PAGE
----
I’ve lost count of how many times I’ve seen reports in recent months about John Kelly’s imminent ouster as White House chief of staff, but in each instance, the retired general stuck around. That changed over the weekend, when Donald Trump announced that Kelly is stepping down at the end of the month.
Finding his successor is proving to be a little tricky – the president claimed this morning that more than 10 contenders are vying for the post, though no one seriously believes that – after Nick Ayers, Vice President Pence’s outgoing chief of staff, turned Trump down. There was no Plan B.
While the drama continues to unfold, the New York Times included a detail I hadn’t seen elsewhere:
To make room for Mr. Ayers, Mr. Trump, who famously avoids one-on-one interpersonal conflict, had been trying for awhile to pull the trigger on firing Mr. Kelly. Famous for the “You’re fired!” catchphrase and also for hating confrontation, Mr. Trump had looked for others to do the work for him last week – even attempting to arrange for Mr. Ayers to fire Mr. Kelly – according to three people familiar with the events.
The anecdote hasn’t been confirmed by MSNBC or NBC News, but it’s also very easy to believe given this president’s track record.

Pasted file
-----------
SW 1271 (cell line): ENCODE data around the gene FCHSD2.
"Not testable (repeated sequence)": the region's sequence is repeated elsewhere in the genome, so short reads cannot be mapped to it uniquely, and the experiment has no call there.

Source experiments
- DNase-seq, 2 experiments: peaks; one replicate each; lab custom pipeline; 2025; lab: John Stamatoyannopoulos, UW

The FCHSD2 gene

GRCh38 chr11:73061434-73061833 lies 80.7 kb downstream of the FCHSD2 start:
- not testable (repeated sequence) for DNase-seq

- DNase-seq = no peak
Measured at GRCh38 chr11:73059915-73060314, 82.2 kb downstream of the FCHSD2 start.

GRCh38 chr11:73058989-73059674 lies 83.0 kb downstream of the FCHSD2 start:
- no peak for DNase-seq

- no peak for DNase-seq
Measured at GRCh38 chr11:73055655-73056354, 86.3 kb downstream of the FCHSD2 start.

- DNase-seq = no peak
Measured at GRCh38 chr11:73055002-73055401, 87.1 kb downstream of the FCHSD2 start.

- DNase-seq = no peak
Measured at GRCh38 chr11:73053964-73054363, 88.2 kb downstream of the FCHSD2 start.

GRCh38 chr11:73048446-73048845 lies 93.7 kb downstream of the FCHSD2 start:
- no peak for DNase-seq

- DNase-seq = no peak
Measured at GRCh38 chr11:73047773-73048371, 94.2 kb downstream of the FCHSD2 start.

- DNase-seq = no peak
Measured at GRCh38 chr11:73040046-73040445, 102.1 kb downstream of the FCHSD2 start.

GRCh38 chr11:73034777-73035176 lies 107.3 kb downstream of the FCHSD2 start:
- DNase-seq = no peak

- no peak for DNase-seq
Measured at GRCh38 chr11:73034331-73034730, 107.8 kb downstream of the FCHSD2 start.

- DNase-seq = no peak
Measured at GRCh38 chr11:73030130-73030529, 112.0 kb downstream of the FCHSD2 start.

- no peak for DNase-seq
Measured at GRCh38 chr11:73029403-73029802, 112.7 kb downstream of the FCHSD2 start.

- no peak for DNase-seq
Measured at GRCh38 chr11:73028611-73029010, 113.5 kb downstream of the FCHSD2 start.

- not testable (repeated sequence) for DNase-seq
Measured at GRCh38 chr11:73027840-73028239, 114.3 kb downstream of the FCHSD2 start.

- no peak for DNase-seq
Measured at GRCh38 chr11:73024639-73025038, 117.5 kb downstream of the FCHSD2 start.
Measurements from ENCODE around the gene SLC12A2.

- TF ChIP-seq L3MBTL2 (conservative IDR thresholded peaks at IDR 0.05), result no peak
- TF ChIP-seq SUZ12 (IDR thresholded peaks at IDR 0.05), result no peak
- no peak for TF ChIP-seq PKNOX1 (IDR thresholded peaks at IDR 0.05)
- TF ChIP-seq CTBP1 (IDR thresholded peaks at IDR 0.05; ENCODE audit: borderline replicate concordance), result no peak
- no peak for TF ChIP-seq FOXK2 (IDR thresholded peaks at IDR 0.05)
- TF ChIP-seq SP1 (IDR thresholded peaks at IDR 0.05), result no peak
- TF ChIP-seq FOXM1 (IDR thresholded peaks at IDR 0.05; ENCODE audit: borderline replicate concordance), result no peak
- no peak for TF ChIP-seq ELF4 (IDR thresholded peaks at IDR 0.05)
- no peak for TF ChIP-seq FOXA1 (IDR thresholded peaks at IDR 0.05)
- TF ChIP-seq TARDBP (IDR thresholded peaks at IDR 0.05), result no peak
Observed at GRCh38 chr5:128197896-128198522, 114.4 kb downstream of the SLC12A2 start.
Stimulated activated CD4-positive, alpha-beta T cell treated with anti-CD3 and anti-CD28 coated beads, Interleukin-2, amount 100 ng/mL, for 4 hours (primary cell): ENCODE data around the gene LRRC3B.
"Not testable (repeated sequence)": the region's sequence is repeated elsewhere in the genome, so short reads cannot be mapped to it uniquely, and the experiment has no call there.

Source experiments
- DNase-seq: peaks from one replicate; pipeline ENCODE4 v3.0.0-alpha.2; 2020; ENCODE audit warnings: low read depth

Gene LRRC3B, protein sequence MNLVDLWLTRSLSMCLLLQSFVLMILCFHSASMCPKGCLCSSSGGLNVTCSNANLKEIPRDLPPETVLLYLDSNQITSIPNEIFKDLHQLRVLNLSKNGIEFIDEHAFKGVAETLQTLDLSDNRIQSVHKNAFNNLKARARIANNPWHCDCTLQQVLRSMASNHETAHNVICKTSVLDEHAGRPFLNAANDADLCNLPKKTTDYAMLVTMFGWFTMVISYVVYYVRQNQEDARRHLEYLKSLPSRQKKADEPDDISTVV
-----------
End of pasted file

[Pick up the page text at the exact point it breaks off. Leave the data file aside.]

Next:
When Trump wanted to fire former FBI Director James Comey, the president dispatched his former bodyguard to deliver a letter to FBI headquarters while Comey was out of town. When Trump wanted to oust former White House Counsel Don McGahn, the president announced the move via Twitter – before breaking the news to McGahn.
When it was former Secretary of State Rex Tillerson’s time to go, Trump asked Kelly to do the deed. Former White House Chief of Staff Reince Priebus’ career ended when “other top officials hopped out of the black Suburban SUV that was carrying them from Air Force One back to Washington, leaving Priebus the lone passenger in a vehicle that then peeled out of the president’s motorcade.”
My personal favorite was the firing of former VA Secretary David Shulkin, who had a phone meeting with the president one afternoon in March, the day after the White House assured him he wouldn’t be fired. Just hours after the conversation, Shulkin learned by way of a Trump tweet that his services were no longer required.
Why didn’t Trump say anything during the meeting? Because this president loves to fire people, just so long as he’s not the one doing the firing.